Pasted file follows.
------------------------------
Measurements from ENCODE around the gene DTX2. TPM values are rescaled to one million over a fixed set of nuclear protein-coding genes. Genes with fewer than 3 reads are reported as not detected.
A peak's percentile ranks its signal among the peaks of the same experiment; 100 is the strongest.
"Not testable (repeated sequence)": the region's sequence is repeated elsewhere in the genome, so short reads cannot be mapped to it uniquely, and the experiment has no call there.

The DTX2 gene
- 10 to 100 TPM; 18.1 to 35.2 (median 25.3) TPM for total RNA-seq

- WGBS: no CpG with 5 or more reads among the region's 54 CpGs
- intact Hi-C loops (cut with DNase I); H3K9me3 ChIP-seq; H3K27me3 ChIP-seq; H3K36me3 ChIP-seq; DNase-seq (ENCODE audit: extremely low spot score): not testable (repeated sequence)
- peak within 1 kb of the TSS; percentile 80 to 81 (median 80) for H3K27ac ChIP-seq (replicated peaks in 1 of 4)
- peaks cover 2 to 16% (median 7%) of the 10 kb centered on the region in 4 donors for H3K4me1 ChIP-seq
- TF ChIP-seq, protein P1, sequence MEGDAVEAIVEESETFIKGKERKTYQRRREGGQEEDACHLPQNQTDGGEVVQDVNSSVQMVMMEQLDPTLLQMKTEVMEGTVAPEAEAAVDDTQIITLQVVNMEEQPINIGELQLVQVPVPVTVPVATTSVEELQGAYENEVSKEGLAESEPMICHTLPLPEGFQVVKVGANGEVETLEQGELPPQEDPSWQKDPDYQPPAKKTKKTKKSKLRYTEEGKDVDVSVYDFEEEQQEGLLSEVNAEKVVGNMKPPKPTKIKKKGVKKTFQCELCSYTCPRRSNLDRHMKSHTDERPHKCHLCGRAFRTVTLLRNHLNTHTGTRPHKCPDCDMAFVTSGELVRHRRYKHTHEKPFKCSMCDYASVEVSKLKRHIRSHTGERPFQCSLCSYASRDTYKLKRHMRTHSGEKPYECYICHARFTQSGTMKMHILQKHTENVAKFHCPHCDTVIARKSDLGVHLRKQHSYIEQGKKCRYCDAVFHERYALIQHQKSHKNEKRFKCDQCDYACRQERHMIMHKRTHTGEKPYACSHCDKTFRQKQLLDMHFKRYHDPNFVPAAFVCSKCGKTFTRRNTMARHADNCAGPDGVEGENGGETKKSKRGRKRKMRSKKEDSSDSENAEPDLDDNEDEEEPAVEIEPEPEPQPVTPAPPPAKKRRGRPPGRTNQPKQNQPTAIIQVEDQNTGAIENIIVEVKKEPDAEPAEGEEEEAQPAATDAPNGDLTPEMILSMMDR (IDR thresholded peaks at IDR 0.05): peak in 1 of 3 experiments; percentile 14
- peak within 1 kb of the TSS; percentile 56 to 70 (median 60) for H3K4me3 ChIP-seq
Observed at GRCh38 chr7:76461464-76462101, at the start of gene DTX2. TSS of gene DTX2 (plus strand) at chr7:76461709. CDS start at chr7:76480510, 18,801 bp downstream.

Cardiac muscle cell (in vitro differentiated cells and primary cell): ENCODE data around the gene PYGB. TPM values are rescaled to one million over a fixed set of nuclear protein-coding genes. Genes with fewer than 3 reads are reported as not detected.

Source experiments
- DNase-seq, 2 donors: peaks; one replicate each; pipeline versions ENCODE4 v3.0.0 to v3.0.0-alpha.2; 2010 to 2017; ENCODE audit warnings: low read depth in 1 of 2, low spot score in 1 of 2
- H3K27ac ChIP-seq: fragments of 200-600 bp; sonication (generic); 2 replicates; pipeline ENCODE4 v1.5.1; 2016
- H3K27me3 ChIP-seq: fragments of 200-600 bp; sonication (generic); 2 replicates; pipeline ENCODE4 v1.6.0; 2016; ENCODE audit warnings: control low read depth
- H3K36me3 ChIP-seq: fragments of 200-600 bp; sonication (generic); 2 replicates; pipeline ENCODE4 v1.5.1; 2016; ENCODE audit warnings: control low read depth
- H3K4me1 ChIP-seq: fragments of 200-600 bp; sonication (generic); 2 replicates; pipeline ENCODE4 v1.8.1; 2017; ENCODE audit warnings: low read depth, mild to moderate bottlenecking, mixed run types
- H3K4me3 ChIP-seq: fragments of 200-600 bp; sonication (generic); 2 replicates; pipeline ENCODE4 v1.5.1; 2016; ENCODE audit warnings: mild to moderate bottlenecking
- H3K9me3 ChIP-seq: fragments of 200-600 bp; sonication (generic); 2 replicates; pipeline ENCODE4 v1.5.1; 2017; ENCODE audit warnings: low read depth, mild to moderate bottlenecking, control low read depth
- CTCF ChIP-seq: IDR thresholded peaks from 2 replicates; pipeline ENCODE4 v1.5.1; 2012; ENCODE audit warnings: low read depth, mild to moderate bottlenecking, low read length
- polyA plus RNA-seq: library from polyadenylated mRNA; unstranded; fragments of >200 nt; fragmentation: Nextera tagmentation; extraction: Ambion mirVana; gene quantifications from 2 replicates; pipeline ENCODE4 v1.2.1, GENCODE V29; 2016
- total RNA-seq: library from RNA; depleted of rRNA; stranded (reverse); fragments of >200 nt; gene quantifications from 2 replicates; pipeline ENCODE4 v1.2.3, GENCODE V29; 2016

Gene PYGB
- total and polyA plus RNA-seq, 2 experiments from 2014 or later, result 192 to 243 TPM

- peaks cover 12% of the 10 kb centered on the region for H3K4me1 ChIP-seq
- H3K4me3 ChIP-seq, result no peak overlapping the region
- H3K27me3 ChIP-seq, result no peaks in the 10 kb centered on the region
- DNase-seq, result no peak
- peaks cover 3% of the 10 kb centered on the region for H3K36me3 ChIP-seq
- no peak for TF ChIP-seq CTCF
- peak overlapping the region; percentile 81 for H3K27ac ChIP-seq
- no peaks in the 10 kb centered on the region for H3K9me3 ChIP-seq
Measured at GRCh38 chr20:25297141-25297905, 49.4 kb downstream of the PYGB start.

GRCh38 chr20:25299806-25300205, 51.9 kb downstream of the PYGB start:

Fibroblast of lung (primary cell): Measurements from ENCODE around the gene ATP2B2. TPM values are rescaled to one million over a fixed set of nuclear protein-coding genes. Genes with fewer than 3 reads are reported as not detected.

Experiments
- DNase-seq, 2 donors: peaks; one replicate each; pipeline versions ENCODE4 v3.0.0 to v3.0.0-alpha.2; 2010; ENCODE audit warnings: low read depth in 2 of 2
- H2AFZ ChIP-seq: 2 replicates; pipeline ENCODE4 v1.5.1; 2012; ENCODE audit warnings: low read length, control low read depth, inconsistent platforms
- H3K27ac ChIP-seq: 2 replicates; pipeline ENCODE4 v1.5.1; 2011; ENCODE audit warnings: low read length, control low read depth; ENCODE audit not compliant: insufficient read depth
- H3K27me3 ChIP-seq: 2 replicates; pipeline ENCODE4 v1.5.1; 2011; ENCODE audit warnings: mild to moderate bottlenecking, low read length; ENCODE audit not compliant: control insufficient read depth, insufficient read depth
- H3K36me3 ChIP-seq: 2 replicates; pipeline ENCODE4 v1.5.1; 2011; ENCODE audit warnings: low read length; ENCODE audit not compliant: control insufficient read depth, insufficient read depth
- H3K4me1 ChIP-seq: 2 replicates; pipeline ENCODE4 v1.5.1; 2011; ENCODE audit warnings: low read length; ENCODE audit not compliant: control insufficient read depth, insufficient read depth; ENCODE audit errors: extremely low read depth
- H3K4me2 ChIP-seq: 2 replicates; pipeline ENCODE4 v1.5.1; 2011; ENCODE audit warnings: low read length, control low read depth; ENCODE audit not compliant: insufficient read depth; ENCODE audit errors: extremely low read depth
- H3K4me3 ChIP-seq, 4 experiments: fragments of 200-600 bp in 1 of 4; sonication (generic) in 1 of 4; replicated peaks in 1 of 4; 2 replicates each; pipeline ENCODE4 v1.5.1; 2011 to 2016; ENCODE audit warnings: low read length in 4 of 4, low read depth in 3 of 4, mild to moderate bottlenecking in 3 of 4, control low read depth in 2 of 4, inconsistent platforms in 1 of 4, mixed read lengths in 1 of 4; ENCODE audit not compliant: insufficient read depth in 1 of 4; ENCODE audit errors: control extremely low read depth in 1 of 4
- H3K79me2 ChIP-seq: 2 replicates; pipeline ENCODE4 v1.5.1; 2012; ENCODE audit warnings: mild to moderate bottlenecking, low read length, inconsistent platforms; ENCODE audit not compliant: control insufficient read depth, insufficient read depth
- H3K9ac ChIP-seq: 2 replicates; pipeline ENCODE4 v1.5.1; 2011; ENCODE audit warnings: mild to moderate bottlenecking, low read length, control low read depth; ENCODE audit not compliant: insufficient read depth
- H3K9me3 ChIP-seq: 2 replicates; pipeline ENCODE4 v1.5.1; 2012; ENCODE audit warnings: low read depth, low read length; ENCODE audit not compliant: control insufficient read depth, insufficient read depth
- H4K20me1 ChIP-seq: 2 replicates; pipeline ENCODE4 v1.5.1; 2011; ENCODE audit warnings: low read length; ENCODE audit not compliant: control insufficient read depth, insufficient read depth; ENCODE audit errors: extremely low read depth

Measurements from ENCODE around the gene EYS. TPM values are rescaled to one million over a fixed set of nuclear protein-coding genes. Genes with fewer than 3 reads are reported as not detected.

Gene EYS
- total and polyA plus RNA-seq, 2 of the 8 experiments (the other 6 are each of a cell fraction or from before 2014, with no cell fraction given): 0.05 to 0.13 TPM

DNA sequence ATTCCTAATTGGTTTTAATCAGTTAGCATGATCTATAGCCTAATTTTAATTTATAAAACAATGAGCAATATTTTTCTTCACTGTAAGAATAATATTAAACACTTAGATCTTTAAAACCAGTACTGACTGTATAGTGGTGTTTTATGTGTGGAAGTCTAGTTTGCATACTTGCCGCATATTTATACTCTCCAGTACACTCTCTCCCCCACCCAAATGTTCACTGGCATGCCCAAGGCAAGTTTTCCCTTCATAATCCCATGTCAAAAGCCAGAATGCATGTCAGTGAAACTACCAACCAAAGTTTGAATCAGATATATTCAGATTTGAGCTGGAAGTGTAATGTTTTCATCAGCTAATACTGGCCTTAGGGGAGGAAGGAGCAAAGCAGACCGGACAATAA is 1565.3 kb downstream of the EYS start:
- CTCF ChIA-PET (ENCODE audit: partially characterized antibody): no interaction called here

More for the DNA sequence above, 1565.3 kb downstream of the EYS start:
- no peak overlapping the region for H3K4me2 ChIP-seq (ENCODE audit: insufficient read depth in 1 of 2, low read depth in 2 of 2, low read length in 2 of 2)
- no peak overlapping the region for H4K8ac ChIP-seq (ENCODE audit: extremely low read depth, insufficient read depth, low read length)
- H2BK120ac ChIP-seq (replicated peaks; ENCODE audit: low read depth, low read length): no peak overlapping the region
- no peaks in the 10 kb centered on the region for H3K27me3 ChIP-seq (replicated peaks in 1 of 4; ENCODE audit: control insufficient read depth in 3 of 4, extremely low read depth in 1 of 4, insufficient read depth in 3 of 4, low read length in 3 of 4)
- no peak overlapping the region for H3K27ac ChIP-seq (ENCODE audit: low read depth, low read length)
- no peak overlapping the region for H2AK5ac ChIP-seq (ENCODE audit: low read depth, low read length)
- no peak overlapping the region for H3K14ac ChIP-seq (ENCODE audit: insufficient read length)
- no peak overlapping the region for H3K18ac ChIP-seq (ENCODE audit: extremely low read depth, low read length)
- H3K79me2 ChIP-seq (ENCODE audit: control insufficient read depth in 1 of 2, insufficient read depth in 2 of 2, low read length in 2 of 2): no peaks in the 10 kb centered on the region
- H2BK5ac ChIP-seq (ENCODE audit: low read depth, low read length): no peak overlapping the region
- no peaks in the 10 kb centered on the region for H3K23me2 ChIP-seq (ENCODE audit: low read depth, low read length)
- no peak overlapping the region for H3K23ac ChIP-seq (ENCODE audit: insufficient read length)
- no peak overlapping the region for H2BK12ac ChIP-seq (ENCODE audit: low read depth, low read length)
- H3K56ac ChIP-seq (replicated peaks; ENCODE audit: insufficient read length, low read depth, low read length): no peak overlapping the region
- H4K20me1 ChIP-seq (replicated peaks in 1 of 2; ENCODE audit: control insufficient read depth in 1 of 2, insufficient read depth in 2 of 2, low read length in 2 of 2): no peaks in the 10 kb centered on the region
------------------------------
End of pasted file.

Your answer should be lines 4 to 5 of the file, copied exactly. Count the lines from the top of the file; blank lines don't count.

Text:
The DTX2 gene
- 10 to 100 TPM; 18.1 to 35.2 (median 25.3) TPM for total RNA-seq